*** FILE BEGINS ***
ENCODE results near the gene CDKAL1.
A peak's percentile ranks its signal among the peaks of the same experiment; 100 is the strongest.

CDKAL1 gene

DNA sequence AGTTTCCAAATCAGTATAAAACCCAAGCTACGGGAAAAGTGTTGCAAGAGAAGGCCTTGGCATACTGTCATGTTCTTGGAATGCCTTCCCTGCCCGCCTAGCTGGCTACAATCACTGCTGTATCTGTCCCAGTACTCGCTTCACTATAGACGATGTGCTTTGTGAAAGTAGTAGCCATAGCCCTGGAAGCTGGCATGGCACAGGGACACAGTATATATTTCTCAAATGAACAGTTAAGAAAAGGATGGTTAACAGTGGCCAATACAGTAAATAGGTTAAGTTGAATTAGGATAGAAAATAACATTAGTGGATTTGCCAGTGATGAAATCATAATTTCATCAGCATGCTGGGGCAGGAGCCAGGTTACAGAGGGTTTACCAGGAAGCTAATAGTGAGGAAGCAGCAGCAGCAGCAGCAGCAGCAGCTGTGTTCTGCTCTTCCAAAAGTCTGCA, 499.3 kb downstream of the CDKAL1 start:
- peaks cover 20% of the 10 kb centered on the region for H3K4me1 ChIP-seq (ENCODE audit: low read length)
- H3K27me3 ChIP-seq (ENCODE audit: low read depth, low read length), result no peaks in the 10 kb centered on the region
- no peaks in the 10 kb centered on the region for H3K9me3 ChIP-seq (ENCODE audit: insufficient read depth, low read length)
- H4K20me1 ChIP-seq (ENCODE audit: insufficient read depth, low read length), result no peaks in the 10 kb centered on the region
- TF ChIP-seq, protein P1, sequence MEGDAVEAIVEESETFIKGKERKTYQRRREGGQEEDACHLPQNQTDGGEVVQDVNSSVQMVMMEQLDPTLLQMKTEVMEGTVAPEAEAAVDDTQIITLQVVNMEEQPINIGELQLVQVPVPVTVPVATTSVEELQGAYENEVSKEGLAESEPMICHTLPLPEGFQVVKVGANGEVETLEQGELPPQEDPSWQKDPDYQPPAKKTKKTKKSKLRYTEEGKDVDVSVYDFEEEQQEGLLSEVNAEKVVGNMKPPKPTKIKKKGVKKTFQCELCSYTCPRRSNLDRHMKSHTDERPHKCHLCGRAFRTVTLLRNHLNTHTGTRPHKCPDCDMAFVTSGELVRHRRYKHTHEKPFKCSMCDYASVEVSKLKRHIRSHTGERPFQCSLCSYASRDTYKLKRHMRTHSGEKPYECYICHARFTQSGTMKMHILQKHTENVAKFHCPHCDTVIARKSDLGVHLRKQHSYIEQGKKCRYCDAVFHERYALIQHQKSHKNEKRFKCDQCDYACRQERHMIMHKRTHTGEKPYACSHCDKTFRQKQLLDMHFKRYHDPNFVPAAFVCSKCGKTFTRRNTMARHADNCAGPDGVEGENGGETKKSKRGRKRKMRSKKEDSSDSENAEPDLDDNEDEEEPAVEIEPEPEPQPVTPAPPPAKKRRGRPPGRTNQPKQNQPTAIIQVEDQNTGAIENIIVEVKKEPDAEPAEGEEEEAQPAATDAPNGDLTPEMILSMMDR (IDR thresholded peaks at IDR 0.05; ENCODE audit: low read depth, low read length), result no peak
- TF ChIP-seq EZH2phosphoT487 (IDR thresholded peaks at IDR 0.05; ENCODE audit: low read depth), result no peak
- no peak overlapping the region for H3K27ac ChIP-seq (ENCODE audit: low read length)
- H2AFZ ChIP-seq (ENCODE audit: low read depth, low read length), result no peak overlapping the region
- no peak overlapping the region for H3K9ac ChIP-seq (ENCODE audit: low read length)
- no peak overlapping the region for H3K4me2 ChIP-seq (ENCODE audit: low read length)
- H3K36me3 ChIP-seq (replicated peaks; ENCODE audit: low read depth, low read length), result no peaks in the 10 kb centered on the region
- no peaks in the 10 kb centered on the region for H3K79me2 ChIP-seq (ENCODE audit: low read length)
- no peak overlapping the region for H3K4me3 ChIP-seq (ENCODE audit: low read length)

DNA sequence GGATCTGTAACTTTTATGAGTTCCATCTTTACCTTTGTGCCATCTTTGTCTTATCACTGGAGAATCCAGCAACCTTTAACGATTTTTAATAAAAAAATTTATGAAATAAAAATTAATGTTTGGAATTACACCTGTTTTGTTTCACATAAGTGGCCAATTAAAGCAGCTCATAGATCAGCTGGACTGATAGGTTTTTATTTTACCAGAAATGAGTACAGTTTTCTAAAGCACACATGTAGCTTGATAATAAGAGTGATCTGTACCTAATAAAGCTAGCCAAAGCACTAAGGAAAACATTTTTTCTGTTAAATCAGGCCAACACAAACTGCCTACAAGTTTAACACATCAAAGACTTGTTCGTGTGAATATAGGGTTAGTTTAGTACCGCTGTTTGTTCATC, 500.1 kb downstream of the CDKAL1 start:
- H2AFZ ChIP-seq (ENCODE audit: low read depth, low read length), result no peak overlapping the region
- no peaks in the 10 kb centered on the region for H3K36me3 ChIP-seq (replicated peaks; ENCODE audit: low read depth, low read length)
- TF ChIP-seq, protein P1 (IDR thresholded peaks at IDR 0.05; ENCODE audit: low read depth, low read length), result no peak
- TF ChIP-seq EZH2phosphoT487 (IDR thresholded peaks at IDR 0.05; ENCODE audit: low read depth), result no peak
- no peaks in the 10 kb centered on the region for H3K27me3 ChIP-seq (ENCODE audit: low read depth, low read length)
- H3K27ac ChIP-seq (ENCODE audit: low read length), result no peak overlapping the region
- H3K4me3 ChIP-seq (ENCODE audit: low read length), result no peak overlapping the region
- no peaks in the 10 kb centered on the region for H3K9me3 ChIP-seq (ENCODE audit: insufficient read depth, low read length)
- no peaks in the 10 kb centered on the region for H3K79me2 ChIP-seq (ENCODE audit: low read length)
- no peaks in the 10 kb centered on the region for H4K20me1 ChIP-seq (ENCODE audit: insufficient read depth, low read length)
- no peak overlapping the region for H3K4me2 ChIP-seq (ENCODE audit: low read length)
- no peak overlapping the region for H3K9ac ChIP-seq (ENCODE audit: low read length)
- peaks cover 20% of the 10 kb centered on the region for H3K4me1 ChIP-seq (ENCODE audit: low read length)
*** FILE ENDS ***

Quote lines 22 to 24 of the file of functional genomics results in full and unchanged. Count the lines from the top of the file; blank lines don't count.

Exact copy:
- TF ChIP-seq EZH2phosphoT487 (IDR thresholded peaks at IDR 0.05; ENCODE audit: low read depth), result no peak
- no peaks in the 10 kb centered on the region for H3K27me3 ChIP-seq (ENCODE audit: low read depth, low read length)
- H3K27ac ChIP-seq (ENCODE audit: low read length), result no peak overlapping the region